Among these I’d count James Wells, the great grandson of H.G. Wells (or the great man himself with a time machine and a convincing American accent.) We exchanged novels, so I have The Great Symmetry on my to-read pile now.

I had an engaging chat with James Omelina who runs several escape rooms in the southwest Washington area. I’m intrigued to check one out. I hear good things about the entertainment value of well-designed escape room, and James appears to have the design aspect dialed in.

I even managed lunch at the Ashtown brewery, a few blocks away from the convention. Well worth it.

The organizers were kind enough to invite me to return next year. I do hope my schedule allows it.

Tolkien Birthday Celebration

I made my annual pilgrimage to the Kennedy School for the J.R.R. Tolkien Birthday Bash on Saturday. The recent inclement weather is the likely culprit for this year’s rather sparse attendance. (Seriously, I saw a couple guys on cross-country skis crossing the street when I left.) So I suppose there isn’t much to report. I brought the family with me, thinking the Heir Apparent would be old enough to enjoy some of the activities, maybe enjoy the costumes. But I only saw one person in costume. Due to naptime considerations (no, not mine, wiseass) and the condition of the roads we left before any of the planned events began (except for the commencement of the trilogy showing in the theater, but I’d just as soon sit at home for a re-watch.)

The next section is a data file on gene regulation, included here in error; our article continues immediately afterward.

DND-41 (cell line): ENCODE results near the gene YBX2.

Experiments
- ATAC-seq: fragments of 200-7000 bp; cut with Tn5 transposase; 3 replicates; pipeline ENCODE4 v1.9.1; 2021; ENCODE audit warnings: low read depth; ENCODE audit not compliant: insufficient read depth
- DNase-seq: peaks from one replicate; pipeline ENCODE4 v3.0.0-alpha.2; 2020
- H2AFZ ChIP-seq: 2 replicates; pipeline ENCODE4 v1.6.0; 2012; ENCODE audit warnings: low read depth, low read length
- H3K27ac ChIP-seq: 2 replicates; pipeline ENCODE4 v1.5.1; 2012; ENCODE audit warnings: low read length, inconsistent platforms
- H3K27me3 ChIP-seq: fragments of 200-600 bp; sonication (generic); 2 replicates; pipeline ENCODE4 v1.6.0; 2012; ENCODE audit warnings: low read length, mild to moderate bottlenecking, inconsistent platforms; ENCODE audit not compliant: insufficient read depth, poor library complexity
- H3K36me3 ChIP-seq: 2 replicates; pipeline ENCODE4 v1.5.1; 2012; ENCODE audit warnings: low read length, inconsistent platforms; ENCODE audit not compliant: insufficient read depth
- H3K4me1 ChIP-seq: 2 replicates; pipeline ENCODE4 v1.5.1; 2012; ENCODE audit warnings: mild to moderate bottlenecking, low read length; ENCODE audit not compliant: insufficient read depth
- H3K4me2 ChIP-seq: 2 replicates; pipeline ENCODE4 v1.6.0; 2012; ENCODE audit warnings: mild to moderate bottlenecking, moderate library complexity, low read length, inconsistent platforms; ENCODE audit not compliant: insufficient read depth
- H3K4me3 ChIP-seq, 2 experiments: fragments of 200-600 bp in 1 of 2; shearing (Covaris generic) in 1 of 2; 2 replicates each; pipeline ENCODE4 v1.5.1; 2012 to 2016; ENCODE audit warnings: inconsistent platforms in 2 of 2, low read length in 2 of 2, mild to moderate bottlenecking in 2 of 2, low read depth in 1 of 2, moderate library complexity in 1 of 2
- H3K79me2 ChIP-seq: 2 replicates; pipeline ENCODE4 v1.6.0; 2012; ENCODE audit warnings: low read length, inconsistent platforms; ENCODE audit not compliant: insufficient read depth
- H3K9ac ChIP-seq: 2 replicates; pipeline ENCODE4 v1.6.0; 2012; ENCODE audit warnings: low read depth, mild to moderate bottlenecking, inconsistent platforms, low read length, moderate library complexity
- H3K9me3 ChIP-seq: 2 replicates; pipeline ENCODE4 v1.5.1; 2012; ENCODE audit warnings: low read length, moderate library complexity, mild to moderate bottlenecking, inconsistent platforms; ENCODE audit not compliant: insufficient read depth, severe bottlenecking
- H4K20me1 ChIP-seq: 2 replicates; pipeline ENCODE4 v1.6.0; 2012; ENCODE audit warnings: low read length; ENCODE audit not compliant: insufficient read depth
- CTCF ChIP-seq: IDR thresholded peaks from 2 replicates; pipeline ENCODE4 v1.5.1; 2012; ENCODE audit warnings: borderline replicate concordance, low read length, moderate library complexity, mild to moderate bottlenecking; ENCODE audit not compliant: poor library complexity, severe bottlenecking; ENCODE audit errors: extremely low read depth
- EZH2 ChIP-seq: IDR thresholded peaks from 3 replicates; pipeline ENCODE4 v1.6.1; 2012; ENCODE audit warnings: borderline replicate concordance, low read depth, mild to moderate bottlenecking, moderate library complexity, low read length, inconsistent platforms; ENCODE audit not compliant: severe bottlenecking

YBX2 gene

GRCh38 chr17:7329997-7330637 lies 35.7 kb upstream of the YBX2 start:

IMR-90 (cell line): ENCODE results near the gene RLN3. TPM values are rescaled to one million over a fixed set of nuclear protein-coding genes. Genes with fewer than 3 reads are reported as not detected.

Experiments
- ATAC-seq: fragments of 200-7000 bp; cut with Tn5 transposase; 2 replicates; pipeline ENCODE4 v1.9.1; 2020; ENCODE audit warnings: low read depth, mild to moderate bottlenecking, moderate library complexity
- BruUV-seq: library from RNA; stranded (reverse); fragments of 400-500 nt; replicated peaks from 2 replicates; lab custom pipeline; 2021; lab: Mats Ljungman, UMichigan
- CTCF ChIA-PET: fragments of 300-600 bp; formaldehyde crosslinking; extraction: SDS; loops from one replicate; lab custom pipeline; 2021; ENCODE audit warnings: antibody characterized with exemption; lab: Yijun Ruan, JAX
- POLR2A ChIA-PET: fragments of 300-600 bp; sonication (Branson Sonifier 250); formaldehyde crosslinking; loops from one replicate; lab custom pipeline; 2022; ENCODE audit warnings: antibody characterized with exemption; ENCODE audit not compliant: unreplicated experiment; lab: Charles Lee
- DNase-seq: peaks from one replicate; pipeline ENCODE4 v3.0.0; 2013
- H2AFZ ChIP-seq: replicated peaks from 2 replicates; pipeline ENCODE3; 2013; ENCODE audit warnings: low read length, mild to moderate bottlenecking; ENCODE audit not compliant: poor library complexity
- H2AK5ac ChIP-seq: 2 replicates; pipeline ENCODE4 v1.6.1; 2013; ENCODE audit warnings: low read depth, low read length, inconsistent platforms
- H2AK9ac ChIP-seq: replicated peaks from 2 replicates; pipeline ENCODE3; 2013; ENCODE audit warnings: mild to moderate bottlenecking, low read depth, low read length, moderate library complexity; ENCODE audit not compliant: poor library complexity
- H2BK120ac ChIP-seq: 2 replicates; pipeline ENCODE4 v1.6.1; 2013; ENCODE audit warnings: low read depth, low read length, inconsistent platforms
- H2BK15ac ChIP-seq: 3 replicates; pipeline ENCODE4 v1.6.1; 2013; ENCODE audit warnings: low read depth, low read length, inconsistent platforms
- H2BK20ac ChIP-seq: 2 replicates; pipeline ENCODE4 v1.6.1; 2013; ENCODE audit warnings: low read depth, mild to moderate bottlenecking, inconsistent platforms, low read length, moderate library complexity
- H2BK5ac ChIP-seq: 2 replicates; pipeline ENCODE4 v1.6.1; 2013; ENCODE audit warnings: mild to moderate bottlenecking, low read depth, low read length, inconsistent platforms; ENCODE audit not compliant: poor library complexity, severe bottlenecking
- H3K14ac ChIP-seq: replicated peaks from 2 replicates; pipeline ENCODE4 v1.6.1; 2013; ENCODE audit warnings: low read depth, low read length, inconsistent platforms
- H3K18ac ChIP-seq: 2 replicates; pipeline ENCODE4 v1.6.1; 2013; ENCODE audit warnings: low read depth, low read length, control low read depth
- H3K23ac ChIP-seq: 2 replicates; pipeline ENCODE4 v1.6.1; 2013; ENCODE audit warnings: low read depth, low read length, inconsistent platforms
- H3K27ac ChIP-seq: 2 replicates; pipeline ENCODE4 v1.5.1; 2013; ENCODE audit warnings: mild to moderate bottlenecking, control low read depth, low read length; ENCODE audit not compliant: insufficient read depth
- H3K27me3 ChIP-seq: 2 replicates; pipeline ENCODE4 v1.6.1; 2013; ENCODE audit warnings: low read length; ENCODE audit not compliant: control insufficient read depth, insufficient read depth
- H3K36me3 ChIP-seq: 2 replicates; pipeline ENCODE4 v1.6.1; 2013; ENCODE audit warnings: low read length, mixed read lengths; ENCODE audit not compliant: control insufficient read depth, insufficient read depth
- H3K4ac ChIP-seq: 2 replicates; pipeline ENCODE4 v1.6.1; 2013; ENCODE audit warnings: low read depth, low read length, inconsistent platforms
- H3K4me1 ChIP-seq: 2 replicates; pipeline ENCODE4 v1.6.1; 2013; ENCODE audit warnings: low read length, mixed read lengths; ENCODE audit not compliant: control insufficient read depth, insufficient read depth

Fletcher Pratt, Fleet Admiral of Appendix N

Fletcher Pratt, or more precisely, Murray Fletcher Pratt, lived an intriguing life. Seriously, look him up. The man moved in the right circles. Over there, Isaac Asimov, over here, Rex Stout. A true man of letters, making his living as much with non-fiction as with fiction. History, reviews, short stories, novels. Pratt was a man of accomplishment. And I’m sure Gary Gygax was familiar with Pratt’s development of rules for wargaming naval combat, using the tiles of his kitchen floor for grid squares.